Last night I watched Julie & Julia, a delightful movie about cooking, about pursuing your passion, and about writing. The film parallels the lives of Julie Powell and Julia Child. While Julie was writing her blog, The Julie/Julia Project, my friend Lucy kept me abreast here in Malaysia about how this blogger had a massive following around the world as she cooked her way through every recipe in Julia Child’s Mastering the Art of French Cooking in a year. This led to a book deal, whereby she rewrote her blog into a memoir and then this memoir, along with a memoir by Julia Child, was made into a film by Nora Ephron starring Meryl Streep as Julia Child.
What struck me the most about this film was how you never know how close you are to success. This applies to everyone, especially those who undertake to follow their dreams. It’s about taking stock of your life and deciding where your passions truly lie. It’s about not giving up and seeing the project through to the end.
Writers know this especially, spending years writing a book, not knowing whether you’ve wasted your life at the expense of a book that no one will ever read, if it never gets published; or even if it does get published, will it make its way into the reader’s hand. And can it affect others in a way that you could never have imagined, thus making it all worthwhile, if not financially, then emotionally satisfying, so at the end of your life, as you look back, you would do it all over again. This is what we strive for, validation. Fame is too fleeting, but financial success would be nice, too.
Like a lot of writers I am at a crossroads, as my three-year contract teaching creative writing at Unimas comes to an end in about six weeks. I have felt for a long time, for over a year now, that I did not wish to renew my contract, since in the long run, it will do me very little good; and in the short run, despite the obvious merits of having a regular paycheck, it takes away from the time I need to write and to sell my work and hinders writing opportunities that may come my way.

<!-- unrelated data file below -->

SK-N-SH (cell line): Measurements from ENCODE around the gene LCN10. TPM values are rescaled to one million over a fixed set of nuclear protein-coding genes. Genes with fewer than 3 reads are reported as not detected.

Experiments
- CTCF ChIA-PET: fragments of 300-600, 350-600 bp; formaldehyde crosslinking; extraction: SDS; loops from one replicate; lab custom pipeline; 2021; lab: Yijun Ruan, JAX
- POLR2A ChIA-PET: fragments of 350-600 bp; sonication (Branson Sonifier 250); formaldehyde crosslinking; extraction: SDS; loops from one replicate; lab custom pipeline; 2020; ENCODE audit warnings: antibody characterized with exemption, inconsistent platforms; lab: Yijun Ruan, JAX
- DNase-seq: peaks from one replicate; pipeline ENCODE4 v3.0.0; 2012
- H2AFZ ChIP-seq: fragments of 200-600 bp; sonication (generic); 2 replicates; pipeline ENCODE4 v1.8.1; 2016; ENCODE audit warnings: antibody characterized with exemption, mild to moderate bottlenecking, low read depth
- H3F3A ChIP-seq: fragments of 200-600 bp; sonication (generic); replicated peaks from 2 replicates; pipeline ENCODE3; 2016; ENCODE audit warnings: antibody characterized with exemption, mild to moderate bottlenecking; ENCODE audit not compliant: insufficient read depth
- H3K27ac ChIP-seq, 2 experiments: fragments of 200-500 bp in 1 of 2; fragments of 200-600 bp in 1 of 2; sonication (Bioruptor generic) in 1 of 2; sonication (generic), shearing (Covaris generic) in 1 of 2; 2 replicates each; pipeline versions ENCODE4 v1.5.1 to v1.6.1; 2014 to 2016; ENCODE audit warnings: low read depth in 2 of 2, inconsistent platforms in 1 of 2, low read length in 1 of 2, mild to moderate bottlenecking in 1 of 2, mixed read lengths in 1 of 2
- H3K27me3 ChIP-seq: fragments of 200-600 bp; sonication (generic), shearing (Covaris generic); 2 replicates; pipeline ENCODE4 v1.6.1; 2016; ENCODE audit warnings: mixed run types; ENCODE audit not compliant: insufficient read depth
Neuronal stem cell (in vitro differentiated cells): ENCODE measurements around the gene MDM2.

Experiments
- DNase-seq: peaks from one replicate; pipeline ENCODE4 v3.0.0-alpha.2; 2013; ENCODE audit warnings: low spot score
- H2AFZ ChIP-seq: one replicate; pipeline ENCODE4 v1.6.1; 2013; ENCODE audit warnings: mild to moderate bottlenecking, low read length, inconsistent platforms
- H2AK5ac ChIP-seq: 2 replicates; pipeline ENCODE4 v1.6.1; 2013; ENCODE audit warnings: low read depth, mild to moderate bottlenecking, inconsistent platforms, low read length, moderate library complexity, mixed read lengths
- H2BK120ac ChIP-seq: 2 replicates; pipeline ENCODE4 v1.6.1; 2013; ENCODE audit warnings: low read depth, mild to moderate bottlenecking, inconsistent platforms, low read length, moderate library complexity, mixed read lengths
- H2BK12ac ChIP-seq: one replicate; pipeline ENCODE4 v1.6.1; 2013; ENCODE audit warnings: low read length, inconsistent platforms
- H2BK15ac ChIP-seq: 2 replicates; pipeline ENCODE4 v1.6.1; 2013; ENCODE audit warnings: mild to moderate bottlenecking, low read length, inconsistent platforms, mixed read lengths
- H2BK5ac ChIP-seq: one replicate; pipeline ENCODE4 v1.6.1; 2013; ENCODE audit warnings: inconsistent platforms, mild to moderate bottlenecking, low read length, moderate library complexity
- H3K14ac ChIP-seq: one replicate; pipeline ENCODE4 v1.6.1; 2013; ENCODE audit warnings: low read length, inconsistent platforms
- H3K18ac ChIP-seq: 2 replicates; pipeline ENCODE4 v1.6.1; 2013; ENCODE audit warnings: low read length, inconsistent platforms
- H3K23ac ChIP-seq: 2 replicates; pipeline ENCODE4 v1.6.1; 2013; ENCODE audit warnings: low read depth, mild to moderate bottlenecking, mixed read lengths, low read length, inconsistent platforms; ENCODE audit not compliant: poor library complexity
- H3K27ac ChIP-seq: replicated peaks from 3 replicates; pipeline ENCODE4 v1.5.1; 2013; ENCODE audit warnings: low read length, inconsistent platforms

This is a harsh reality of writing. It’s not just about writing; it’s about selling what you wrote, and the selling is a job in itself and the cumulative effect of rejections does affect you, if not your writing, then your enthusiasm for writing, if you choose to let it! This is a business, so we need to separate the two, but in reality, at times, you can feel like Sisyphus pushing that boulder up the hill every day only to watch it roll back down again. If only we persisted until we reach the top of the hill so it can roll down the other side to success . . . . That’s what happened to both Julie Powell and Julia Child. That can happen to us, too!
I do know, that my making this decision, that because of it, it will force me to make other decisions that I would not be forced to make -- there would not be the same urgency (for example, getting an agent and selling my novels), and because of that, this is the year that will make all the difference. I just know it, when I look back five, ten years from now, this will be the crossroads and I had made a wise, though a difficult choice; but I stuck with it and it sure paid off! Sometimes it's all about the momentum and the time you put into something -- you never know just how close you really are...
Yes, success happens. We see it all around us, so focus your attention on the success, yours and others and keep plugging away. Keep your passion; at times that may be all that we have; at times, that may be just enough to keep us going. Be persistent, and keep on writing and keep on selling what you write. Keep on knocking on those doors. Sooner or later one will open. Just be ready for it when it does.
***Here's the link to my website, to MPH online for orders for all three of my books, including my latest, Spirit of Malaysia and for Trois autres Malaisie.